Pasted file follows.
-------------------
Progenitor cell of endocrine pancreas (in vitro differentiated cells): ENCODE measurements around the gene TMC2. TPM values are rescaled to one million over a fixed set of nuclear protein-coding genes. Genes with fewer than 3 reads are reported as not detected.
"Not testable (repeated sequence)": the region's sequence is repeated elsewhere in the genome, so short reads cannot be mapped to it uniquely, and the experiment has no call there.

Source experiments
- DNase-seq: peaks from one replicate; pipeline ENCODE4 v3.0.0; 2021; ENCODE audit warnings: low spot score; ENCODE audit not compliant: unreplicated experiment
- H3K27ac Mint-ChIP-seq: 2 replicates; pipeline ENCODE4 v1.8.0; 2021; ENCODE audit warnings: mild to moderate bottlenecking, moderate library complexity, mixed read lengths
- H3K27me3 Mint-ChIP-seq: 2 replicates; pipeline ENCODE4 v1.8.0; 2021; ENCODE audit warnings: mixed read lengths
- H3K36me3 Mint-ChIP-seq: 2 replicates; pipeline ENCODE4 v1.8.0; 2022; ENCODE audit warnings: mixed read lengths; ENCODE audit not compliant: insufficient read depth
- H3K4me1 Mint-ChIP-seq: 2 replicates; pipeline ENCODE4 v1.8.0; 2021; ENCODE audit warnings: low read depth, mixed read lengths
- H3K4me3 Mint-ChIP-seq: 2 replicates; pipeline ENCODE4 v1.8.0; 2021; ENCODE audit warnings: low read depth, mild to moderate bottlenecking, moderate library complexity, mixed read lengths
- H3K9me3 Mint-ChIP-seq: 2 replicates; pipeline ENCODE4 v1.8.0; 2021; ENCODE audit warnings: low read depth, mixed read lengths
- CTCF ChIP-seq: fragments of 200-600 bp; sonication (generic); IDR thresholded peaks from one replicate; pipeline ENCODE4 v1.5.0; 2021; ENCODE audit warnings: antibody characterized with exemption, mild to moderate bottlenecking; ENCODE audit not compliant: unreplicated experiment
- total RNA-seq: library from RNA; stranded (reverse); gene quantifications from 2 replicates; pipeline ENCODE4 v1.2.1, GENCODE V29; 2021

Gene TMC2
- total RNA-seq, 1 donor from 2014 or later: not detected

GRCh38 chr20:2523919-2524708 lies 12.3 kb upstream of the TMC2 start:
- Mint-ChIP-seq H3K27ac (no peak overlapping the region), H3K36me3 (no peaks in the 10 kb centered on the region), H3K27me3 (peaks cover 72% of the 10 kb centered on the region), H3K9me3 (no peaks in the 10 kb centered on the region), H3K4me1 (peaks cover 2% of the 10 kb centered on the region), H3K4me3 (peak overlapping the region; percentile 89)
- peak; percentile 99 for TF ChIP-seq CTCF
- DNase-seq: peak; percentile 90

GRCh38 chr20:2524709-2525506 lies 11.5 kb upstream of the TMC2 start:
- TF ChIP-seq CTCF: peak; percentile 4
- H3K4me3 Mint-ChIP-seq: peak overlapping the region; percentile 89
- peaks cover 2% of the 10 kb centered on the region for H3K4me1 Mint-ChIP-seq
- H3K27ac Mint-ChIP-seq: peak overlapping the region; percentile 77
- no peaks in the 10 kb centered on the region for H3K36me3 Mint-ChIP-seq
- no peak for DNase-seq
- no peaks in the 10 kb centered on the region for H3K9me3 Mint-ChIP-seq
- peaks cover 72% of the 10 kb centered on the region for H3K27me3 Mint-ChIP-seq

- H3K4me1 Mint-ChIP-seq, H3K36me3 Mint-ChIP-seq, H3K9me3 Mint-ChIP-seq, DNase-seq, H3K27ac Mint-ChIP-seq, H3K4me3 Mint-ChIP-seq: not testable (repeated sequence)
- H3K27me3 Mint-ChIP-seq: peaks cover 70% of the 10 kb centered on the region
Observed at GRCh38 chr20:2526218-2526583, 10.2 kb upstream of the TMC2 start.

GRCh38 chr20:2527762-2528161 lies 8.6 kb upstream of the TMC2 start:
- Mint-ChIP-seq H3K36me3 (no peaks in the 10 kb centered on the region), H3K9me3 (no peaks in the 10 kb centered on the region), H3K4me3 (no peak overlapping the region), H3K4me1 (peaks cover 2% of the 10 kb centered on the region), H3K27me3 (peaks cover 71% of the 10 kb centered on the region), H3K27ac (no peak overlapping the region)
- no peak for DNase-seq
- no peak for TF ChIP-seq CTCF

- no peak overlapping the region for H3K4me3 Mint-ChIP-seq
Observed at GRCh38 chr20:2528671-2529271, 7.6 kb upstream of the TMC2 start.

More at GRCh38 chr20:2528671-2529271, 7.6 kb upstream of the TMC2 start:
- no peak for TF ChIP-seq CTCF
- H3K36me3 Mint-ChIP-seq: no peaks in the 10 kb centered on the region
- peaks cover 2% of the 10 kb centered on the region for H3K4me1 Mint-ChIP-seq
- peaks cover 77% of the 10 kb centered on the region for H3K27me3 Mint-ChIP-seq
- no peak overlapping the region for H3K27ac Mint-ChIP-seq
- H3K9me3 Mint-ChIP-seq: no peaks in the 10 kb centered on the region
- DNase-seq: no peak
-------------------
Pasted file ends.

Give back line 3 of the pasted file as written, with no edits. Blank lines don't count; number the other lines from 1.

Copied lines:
Source experiments